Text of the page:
The IVs were given by nurse practitioners with what looked like legitimate medical supplies, procedures, and consent forms. They worked for a company called The IV Doc, which can come to your house or set up at your party. When the 15-minute slots for IVs filled up, they were happy to administer vitamin B12 shots to those who were waiting. A B12 shot won’t help you unless you’re B12 deficient; and if you think you’re B12 deficient, you should see a doctor, not a roving injection service that’s set up shop at a wellness summit.
My new pal said her friends had all done IVs before, so she wanted to try it too. Some love it for recovering from illness, others for hangovers. She didn’t have a particular complaint, so she just chose the one with Vitamin C and B12. When I asked how she felt, she put on a thoughtful face and sort of danced around a little bit. “I’m not sure,” she said. “I just had it done.”
The bandage on her arm was the pinkish beige shade that Crayola used to call “flesh” until somebody pointed out to them that not everybody’s flesh is that color. It looked perfectly appropriate here, though, in an audience of nearly all white women. (There were a few women of color, but they were outnumbered by, just for one easy example, white women wearing denim jackets.) I noticed only four men—paying customers, that is, not counting cameramen, waiters, Gwyneth-approved doctors, or the beefy dudes running the Bulletproof Coffee station. By lunchtime, somebody had printed out a unisex bathroom logo and taped it over the sign for the men’s room.
In the afternoon, a floral remedy station appears in the hall, and I am curious to learn if there is any science behind it. I figure my chances are about 50/50.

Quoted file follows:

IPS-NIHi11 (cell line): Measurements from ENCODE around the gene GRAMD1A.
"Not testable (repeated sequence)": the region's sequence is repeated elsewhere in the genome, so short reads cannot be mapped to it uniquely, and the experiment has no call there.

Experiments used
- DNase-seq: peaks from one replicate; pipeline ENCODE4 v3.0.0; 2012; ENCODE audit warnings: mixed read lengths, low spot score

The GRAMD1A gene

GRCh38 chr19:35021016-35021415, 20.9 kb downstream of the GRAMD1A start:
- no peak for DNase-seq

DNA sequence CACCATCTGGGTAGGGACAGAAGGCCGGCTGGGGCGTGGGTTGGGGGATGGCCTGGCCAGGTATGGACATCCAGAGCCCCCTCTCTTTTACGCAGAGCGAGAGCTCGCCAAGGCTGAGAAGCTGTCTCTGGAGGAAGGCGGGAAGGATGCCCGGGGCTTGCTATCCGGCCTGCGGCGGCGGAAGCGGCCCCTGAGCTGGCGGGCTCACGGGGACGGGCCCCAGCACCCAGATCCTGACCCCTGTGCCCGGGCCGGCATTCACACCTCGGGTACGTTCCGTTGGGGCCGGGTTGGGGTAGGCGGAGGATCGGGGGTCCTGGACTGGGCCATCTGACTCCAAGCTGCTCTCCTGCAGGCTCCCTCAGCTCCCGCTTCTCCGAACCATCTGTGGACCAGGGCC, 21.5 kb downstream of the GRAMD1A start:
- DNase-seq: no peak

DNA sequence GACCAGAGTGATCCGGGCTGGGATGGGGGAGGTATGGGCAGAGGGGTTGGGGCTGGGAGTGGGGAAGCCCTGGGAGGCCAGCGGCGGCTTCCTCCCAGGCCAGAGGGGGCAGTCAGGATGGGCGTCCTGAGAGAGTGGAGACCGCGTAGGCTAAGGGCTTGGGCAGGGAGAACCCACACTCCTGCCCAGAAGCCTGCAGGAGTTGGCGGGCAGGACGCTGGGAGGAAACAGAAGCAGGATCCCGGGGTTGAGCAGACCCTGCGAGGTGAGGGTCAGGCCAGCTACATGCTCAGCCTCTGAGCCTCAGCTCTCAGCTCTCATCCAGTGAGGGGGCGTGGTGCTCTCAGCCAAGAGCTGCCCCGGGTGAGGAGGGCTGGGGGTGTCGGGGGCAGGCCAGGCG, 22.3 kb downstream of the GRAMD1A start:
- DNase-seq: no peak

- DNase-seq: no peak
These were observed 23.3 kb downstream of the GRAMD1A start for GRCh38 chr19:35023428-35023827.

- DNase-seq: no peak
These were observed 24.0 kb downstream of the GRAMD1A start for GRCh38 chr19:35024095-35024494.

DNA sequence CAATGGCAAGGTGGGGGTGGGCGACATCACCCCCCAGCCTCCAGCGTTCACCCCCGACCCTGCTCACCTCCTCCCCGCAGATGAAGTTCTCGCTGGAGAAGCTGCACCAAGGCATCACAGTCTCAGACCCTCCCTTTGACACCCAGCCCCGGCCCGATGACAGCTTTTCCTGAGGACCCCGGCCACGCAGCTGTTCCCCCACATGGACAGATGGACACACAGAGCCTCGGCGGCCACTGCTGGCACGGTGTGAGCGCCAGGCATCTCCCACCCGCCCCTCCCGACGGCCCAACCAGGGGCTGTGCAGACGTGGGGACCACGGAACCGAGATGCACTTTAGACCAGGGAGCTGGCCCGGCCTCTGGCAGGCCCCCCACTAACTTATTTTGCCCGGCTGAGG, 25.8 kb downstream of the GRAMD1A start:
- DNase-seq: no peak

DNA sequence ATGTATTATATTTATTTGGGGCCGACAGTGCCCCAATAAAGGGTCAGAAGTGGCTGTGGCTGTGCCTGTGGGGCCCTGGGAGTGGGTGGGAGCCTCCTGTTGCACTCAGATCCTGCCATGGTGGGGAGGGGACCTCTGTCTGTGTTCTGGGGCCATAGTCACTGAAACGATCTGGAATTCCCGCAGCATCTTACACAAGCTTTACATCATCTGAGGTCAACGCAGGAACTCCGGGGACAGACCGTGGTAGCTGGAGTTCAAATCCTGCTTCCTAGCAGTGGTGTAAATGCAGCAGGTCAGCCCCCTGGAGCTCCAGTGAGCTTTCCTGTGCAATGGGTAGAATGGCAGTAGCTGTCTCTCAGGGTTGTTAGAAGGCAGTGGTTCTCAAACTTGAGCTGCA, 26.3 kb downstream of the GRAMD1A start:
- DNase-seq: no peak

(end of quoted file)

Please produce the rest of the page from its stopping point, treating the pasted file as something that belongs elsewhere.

Plenty of botanical extracts and herbs have medicinal properties, but it’s easy to get a bit too optimistic about how much they can help us. Willow bark can reduce inflammation, for example, but a synthetic version of its active component, better known as aspirin, does the job much more reliably. Echinacea is supposed to be good for colds, but so far studies have not been able to find a significant effect. Maybe it helps a little, or maybe not at all.
The botanicals that do work should be treated with caution: yohimbe, for example, is sold as an aphrodisiac and it may in fact have Viagra-like properties. But it can also cause irregular heartbeat, dizziness, and anxiety, so a yohimbe supplement is not something to snarf down just for fun. On the other end of the effectiveness spectrum are homeopathic remedies, which don’t work because they can’t: they claim to contain magical properties that operate outside the realm of physics. It turns out that flower remedies, while not exactly homeopathy, operate on a similar principle.
The concept was invented in the 1930s by a British doctor, the practitioner, Alexis Smart, tells me. The doctor identified 38 flower essences, and Smart uses a selection of these in each bottle. The flowers all grow wild in England and Wales, and they are floated in a crystal bowl of water in or near their natural habitat. After hours in the sun, the water absorbs the healing vibrations of the flower. The water is then mixed with organic brandy and bottled.